Why doesn’t mainstream science accept steady stage economics?

On the first day of our course, missing some good old style academic knowledge, I looked into one of the readings provided in the printed course materials, one by Herman E. Daly on steady state economics. The author discusses the concepts of throughput, natural capital and the efficiency of its use. He also wonders why it is so difficult for the steady state economics to become incorporated by the mainstream economics. One reason he gives is that it would require a paradigm shift (reffering to Kuhn’s ephistemological views). Yet I am not fully convinced by this reason, as in fact the steady state economics only seem to add new factors to traditional economics, making its models work differently. Still, applying such basic concepts of economics as utility and marginal analysis one may arrive at the conclusions of steady state. All that is needed is to accept that natural resources are indeed a factor that can limit growth of the global economy, which seems only commonsensical. The other argument Mr. Daly suggests is that accepting steady state economics would force people, and especially governments, to face such problems as poverty and famine without being able to say (and think) that thanks to economic ‘development’ (or as Mr. Daly suggests, growth) will one day vanish. What is more, it might even require citizens of the rich North of our world to give away some of their comforts. One can hardly imagine a politician who might suggest that. They are rather likely to go on speaking of defending ‘their way of life’, just like Mr. Bush does as he proposes to go to another war in a far distant country, which is by some strange coincidence rich in crude oil. We might only hope that sooner or later this will change. What we need is sooner rather than later.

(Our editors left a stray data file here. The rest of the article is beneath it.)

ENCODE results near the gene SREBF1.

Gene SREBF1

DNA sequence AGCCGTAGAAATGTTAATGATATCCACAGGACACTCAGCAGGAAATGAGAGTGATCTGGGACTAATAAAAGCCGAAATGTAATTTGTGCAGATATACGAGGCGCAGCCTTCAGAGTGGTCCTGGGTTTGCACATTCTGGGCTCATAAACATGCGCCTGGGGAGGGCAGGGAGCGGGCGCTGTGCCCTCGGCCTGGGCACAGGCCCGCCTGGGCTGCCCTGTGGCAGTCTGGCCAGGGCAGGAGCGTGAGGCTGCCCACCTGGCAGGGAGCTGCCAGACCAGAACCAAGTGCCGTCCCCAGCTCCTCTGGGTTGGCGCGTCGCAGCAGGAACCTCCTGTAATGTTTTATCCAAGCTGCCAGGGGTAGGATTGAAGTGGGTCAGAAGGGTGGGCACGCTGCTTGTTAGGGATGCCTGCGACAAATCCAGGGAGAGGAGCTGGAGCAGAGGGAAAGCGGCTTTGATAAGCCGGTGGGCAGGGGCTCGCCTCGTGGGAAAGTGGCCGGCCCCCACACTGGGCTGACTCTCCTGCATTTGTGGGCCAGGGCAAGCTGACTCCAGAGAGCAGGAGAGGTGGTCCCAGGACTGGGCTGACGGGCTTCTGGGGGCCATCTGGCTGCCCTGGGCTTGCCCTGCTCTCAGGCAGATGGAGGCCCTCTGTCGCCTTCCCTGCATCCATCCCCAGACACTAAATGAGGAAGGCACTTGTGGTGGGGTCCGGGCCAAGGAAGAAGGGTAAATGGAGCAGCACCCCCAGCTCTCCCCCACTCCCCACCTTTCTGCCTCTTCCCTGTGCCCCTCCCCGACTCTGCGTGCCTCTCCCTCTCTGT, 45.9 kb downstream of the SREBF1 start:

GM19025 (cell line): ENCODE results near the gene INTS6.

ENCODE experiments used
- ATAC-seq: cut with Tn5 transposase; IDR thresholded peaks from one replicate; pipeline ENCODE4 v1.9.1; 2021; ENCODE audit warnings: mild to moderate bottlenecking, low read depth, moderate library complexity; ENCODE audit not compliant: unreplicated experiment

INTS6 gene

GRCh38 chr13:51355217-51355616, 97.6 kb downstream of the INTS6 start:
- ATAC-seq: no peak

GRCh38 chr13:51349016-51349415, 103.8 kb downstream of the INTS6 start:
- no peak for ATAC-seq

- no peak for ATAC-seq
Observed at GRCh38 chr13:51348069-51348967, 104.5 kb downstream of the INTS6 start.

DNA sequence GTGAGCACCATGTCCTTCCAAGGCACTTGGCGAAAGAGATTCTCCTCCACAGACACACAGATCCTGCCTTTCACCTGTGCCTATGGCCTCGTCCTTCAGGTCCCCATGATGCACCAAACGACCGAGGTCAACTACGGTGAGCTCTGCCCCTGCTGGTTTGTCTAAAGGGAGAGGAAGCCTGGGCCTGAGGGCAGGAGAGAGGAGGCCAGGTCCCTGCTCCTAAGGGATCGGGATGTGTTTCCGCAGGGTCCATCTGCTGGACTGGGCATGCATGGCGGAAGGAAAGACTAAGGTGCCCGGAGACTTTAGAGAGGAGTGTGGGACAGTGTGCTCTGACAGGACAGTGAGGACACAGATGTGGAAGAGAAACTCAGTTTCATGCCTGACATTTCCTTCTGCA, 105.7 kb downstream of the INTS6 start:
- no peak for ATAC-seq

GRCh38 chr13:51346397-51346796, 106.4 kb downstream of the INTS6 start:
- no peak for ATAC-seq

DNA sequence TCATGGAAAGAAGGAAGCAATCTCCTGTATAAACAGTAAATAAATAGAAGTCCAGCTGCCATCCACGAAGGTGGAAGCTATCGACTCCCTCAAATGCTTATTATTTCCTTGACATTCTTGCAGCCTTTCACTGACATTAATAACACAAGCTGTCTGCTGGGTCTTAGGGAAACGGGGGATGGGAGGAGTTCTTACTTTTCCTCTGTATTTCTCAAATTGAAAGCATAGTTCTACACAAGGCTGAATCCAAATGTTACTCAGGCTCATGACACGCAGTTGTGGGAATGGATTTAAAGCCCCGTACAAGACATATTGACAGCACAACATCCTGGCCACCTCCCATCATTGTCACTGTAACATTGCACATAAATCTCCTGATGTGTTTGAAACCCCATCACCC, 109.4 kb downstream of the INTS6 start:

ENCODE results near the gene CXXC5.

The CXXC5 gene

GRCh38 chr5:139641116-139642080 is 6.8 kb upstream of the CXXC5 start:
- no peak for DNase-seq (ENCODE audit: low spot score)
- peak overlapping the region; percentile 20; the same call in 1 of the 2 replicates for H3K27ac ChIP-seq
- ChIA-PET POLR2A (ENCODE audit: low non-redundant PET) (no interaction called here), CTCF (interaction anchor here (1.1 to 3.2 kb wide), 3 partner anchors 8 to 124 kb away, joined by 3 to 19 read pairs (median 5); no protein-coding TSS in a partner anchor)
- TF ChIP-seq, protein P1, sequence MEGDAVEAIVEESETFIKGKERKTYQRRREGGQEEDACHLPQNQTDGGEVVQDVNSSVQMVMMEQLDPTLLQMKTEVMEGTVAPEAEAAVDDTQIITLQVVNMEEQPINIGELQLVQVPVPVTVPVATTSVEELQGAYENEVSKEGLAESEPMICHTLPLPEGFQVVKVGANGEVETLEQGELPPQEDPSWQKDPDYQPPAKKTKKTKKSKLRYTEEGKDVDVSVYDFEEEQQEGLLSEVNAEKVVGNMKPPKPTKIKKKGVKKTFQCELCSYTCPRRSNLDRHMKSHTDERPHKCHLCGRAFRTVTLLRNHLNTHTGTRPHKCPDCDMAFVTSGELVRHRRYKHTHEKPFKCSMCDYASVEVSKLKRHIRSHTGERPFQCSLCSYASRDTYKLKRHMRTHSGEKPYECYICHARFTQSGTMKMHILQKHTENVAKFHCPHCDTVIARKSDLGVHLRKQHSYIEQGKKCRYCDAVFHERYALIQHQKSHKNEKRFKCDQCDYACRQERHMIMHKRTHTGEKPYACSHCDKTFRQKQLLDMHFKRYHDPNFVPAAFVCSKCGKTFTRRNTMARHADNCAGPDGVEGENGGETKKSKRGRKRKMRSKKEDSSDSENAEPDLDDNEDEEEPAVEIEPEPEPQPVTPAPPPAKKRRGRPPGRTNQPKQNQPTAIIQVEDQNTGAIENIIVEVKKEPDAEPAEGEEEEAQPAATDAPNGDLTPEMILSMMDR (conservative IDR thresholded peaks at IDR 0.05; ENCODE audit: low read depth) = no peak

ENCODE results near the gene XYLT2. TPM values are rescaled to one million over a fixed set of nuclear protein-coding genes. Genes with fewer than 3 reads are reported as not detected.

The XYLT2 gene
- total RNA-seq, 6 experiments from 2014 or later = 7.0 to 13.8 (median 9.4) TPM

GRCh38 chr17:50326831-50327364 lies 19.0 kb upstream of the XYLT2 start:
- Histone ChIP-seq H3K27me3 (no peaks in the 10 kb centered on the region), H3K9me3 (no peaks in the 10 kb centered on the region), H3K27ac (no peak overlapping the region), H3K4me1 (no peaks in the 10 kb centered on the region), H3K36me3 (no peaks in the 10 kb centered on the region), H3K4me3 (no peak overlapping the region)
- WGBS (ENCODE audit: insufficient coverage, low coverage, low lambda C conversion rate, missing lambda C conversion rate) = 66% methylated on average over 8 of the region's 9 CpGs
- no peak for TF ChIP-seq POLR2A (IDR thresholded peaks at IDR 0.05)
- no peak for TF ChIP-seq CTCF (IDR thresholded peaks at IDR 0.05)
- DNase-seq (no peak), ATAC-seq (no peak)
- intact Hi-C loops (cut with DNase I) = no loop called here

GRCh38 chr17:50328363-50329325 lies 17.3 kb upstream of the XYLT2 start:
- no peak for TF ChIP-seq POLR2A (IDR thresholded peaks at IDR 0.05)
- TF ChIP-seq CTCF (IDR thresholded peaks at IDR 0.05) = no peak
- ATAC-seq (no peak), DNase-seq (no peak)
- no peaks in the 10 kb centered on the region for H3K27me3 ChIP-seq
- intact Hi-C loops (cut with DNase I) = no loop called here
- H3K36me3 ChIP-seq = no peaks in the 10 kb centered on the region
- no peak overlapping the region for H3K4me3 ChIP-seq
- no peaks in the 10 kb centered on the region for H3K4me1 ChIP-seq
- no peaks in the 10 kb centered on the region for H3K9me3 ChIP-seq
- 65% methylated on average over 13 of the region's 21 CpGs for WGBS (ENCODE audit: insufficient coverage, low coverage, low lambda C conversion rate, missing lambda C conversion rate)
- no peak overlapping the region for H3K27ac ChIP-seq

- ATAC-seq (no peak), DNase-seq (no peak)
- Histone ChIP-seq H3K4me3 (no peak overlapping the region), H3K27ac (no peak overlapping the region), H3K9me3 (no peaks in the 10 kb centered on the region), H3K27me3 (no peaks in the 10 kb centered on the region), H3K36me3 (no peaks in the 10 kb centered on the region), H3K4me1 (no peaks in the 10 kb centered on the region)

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One comment on “Why doesn’t mainstream science accept steady stage economics?
  1. jeremy says:

    It is common sense Maciej. Unfortunately, common sense appears to be in short supply among some the governments of developed nations.

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